Working with others often has a way of revealing our blind spots.
As a leader, it can be terrifying to think that people on my team might recognize characteristics or response tendencies I don’t even see in myself.
I was once working on a project and was becoming increasingly frustrated my co-worker kept pushing me to talk about certain difficulties we were having, beyond what felt reasonable to me. Every time I would attempt to move on and tackle the next task, she would pull me back and practically force (at least that’s what it felt like to me) my thoughts and feelings out of me. I eventually asked why she kept wanting to talk about these things, and she looked me in the eye and calmly said, “I’m making you talk through these challenges because when you’re angry you shut down and avoid the situation all together. That’s not helpful. I need you to engage with me.”
You see, the thing about blind spots is they’re often only blind to us.
I knew I tended to retreat in anger rather than blow up, but I had no idea I was doing it at work. And especially that I was doing it often enough for other people to notice. When my colleague made that comment I became defensive, then quickly embarrassed. Ultimately, I was grateful that she cared enough about me to make sure that those blind spots weren’t quite as hidden. The lesson I learned that day wasn’t just a lesson in recognizing my blind spots…it was a lesson in self-awareness and strong emotional intelligence. Retreating in anger is just as destructive as blowing up. It causes me to disengage and allow my personal feelings to take priority over the success of the group or project. I want to be a leader who recognizes my emotions as they’re happening, and manages them to a successful outcome.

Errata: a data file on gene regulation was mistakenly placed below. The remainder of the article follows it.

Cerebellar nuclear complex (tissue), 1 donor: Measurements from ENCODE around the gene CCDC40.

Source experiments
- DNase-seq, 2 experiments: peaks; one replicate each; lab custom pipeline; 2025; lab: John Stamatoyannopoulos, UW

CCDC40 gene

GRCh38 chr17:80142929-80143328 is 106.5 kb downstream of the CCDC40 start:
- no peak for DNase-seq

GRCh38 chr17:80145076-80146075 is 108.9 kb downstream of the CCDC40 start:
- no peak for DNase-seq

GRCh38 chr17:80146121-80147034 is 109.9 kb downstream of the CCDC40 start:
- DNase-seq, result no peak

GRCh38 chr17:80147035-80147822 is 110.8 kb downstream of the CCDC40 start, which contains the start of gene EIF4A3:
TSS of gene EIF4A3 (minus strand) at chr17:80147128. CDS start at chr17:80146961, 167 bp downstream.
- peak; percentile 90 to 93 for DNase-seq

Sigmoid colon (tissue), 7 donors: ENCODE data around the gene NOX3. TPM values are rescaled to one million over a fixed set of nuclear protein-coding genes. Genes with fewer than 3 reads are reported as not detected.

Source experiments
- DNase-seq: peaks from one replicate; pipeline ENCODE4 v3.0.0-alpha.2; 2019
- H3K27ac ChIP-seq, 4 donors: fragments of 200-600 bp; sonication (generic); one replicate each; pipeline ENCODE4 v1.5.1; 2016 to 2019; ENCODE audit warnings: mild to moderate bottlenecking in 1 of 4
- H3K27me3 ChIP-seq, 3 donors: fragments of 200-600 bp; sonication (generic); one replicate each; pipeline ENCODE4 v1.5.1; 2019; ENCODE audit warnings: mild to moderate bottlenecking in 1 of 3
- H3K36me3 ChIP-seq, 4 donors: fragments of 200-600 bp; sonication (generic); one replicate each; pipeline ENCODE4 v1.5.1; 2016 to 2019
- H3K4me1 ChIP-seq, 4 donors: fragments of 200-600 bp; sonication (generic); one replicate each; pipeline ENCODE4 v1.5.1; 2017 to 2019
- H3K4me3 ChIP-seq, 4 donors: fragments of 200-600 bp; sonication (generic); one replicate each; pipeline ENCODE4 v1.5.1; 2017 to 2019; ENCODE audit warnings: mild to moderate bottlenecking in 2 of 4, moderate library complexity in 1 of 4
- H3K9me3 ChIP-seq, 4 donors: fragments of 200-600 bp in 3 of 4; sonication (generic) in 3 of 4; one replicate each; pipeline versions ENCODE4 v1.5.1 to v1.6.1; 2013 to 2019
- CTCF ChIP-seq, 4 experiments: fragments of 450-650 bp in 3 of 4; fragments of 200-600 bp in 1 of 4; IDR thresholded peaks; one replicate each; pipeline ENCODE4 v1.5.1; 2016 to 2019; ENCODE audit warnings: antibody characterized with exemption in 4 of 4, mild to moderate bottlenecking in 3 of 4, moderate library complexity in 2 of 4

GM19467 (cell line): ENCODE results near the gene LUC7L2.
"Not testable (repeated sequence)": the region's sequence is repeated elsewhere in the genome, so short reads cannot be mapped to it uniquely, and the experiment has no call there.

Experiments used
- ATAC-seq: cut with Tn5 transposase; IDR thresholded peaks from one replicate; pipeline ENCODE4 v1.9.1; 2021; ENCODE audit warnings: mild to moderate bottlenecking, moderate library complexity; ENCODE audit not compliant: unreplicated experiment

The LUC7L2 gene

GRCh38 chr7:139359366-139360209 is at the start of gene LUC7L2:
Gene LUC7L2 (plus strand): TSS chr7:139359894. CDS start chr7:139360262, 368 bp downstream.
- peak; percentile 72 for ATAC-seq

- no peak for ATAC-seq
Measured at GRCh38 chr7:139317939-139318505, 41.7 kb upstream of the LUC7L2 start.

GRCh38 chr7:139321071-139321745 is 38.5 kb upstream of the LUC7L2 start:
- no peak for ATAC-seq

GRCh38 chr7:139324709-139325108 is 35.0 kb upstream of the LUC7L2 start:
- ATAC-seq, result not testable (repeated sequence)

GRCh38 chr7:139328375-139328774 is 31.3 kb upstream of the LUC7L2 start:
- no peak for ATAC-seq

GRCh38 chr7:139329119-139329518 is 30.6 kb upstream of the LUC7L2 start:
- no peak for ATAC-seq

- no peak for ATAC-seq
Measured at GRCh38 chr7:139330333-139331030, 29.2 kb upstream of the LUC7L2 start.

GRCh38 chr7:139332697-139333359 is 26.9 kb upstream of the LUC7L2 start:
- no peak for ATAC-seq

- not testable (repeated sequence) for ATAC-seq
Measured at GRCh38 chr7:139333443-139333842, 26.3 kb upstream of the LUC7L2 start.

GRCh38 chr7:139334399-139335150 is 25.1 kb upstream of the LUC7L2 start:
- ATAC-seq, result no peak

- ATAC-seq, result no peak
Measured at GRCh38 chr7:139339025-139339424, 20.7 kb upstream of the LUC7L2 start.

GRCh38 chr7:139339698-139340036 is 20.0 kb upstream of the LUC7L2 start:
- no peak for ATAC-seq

I could have easily been defensive and justified my actions that day when my co-worker “called me out.” It was my immediate reaction, after all. However, I decided to get curious. Was my response to anger really that pervasive? Did other people on my team know this about me? How harmful was it truly? We can’t become an emotionally intelligent leader, recognizing our own blind spots, without intentional curiosity.
Here are a few tips I’ve learned about increasing emotional intelligence, or EQ, since this experience.
- Get curious. Pay attention to what’s happening physically when you feel significant emotion.
- Write it down. If you find that you’re experiencing a certain emotion fairly regularly, journal about it and notice the consistencies.
- Ask. The people around us often know what our blind spots are. They also know what our typical emotional reactions are when faced with challenges or significant moments. Give those people permission and freedom to share with you honestly. This information will only help you become a better leader.
How’s your own emotional intelligence? Do you know where you stand, or is this a blind spot for you?
The good news is, blind spots don’t stay hidden if we’re intentional about uncovering them. We can always develop our ability to be an emotionally intelligent leader – a leader worth following.
Written by: Stephanie Brown, Operations Manager – Milestone Leadership
Milestone Leadership can help you, your peers or team members take off blindfolds and banish blind spots that are holding back progress.
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